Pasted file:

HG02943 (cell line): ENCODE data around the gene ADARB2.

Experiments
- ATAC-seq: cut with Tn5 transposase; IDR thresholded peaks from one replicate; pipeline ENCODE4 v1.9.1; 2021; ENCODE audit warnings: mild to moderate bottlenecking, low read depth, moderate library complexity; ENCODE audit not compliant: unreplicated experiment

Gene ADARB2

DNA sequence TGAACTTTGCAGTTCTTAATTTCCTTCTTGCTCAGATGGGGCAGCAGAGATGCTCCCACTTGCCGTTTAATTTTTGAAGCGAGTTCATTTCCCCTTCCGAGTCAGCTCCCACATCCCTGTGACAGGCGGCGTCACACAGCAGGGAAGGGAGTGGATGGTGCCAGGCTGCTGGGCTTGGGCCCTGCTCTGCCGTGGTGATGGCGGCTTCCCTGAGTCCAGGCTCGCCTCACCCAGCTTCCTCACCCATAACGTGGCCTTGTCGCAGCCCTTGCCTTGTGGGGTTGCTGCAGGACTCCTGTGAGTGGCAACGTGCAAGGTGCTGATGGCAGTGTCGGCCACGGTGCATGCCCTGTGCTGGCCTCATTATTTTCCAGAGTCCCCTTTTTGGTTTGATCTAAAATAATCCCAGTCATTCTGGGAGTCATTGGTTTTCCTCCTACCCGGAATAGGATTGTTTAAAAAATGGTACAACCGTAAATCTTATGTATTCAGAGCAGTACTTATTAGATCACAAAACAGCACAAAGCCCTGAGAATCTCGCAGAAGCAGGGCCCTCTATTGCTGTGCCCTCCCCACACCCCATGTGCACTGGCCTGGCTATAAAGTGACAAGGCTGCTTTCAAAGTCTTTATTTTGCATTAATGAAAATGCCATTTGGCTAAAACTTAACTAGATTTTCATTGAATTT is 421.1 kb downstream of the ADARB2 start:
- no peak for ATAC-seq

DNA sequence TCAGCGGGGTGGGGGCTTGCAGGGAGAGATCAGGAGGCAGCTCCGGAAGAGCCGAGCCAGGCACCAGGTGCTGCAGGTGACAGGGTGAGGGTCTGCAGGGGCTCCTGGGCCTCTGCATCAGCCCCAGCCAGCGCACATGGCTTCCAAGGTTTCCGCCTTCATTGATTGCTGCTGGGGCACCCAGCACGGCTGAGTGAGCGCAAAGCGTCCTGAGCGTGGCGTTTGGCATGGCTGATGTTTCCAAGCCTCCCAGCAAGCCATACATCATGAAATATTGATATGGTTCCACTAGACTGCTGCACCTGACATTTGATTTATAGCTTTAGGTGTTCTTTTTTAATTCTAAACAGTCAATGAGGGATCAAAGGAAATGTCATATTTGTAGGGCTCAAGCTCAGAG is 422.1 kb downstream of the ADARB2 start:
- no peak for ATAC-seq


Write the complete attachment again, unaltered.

HG02943 (cell line): ENCODE data around the gene ADARB2.

Experiments
- ATAC-seq: cut with Tn5 transposase; IDR thresholded peaks from one replicate; pipeline ENCODE4 v1.9.1; 2021; ENCODE audit warnings: mild to moderate bottlenecking, low read depth, moderate library complexity; ENCODE audit not compliant: unreplicated experiment

Gene ADARB2

DNA sequence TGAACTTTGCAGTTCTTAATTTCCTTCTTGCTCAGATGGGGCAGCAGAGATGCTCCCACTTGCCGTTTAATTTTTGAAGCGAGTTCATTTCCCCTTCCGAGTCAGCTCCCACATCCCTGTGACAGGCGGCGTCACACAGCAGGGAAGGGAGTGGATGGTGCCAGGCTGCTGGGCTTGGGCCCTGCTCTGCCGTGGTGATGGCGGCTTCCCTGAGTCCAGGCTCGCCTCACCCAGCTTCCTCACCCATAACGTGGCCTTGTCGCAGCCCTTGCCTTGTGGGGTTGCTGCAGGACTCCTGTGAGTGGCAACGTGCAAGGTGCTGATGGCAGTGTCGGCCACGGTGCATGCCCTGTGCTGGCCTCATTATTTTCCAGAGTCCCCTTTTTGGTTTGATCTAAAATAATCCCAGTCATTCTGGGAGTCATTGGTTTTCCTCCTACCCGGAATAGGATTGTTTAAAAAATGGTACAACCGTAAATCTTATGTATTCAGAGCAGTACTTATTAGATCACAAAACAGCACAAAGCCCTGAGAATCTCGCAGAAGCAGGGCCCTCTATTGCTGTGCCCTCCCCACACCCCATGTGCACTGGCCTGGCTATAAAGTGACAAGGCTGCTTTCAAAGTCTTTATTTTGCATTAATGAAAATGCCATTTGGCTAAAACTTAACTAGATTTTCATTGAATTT is 421.1 kb downstream of the ADARB2 start:
- no peak for ATAC-seq

DNA sequence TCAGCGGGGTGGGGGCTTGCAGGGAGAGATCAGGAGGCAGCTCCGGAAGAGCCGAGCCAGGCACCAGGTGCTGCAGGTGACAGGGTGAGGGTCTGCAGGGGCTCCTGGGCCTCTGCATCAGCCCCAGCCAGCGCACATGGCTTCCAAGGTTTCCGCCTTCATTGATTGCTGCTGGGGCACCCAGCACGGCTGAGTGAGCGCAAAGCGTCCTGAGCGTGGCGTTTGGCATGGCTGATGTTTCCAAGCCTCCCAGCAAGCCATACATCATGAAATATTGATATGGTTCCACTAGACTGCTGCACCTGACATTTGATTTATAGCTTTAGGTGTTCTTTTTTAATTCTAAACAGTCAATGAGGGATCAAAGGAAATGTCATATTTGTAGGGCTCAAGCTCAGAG is 422.1 kb downstream of the ADARB2 start:
- no peak for ATAC-seq